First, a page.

Washington has announced further restrictions on companies that supply components to Huawei. The new license policy will affect things like batteries, semiconductors, and antennas crucial for Huawei’s 5G products.
The U.S. Commerce Department had provided the initial export licenses after Huawei was placed on the department’s blacklist in 2019. When companies end up on the blacklist, the government will likely deny licenses to sell to them at some point in time. Between 2019 and 2020, Washington approved export licenses worth $87 billion.
In January, the Trump administration denied 116 licenses with a total value of $119 billion, mostly related to memory, network applications, and devices. Only four licenses worth $20 million were approved. As of January, around 300 applications of licenses to sell $296 billion worth are still pending.
An amended license that came into effect on March 8 prohibits items (under the license) from being used in areas like the military, critical infrastructure, cloud applications, enterprise data centers, and 5G. Another revised license that took effect a day later, on March 9, prohibits the licensed items getting used “with or in any 5G devices.”
Some information-based items are restricted to a density of six gigabytes or less. Huawei is also expected to implement a parts control plan and ensure that the U.S. government has access to accurate inventory records.
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Export license restrictions on Huawei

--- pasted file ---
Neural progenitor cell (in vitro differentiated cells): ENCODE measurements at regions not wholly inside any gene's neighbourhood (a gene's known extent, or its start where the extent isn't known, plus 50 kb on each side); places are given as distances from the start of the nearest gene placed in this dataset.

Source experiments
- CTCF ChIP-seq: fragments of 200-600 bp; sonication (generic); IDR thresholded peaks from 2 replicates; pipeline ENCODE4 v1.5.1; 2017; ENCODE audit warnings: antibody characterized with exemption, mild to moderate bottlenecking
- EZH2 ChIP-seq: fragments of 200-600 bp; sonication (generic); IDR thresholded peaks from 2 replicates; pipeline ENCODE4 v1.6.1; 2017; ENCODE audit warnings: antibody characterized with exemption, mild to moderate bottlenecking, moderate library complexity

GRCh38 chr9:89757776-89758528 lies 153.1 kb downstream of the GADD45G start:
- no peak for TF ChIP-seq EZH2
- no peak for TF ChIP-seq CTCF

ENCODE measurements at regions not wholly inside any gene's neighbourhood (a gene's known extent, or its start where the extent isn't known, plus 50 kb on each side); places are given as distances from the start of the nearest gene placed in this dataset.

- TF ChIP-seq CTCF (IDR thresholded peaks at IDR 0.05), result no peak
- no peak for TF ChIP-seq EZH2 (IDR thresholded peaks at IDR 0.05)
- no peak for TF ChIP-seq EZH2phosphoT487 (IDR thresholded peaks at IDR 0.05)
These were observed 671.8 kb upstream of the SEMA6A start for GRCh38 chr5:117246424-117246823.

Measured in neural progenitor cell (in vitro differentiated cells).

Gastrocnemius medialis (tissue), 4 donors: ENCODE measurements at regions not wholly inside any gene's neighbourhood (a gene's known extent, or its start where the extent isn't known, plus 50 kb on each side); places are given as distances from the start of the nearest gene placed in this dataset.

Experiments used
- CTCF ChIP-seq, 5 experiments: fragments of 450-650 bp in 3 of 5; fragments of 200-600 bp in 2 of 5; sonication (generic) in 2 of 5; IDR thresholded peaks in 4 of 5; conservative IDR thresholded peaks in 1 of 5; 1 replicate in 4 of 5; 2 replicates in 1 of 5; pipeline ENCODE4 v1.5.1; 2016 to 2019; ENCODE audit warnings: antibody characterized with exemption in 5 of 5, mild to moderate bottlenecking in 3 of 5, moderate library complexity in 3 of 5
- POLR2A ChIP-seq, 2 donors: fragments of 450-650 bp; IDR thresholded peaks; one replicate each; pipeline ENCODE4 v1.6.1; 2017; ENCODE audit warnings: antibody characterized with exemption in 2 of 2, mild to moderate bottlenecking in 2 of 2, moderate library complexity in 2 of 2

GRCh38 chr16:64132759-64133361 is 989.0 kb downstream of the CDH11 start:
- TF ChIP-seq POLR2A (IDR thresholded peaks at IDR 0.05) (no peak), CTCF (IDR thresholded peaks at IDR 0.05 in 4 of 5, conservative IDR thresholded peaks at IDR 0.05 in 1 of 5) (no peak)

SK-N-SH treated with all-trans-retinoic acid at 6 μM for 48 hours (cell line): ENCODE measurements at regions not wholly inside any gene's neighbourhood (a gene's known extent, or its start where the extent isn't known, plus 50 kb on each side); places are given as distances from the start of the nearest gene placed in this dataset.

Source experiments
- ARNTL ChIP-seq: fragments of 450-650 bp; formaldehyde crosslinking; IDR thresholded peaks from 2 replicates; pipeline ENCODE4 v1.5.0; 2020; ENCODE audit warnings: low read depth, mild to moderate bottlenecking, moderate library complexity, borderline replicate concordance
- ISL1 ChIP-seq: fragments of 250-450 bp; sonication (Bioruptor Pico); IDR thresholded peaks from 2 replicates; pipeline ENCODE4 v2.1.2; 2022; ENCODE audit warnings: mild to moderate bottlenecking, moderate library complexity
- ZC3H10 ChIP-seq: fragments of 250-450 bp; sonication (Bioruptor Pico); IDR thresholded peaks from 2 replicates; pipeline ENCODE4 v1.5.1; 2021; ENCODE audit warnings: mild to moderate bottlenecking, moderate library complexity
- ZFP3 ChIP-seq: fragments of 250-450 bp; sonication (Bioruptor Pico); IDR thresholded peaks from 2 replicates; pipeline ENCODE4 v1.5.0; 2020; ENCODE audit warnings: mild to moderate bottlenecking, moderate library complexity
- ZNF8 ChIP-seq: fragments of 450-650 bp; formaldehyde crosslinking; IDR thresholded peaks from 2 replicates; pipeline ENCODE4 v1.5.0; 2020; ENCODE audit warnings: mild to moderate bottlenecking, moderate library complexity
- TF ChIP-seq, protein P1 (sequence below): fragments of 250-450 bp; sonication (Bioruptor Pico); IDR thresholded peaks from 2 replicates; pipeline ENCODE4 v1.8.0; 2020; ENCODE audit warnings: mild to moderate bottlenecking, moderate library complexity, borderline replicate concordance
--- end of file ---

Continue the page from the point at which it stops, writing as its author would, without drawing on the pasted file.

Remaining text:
Further export license stipulations on Huawei began as the U.S. Federal Communications Commission (FCC) designated Chinese tech firms, ZTE, Dahua Technology, Hangzhou Hikvision Digital Technology, and Hytera Communications, as national security threats, in addition to Huawei.
“This list is a big step toward renewing trust in our communications networks… This list provides meaningful guidance that will ensure that as next-generation networks are built across the country, they do not repeat the mistakes of the past or use equipment or services that will pose a threat to US national security or the security and safety of Americans,” FCC Acting Chairwoman Jessica Rosenworcel said in a statement.
After restrictions from the United States, Huawei is turning to other businesses to keep itself afloat. One focus is the electric car sector, where the company is expected to debut a new vehicle fitted with its lidar sensor next month at an auto show in communist China.
Other business ventures include providing tech support to fish farms and mining. Huawei already has a fish farm from eastern China as its customer. The farm, which is two times the size of Central Park in New York, has been outfitted with solar panels and Huawei’s inverters.
“I think it’s very unlikely that the US will remove us from the Entity List. I won’t say it’s impossible, but it’s extremely unlikely. We basically aren’t considering it a possibility… Right now, we just want to work harder and keep looking for new opportunities for survival.”
“Coal mines just offer a good opportunity. There are tons of coal mines around the world, and that can create tens of billions of dollars,” Huawei founder Ren Zhengfei told an SCMP reporter last month.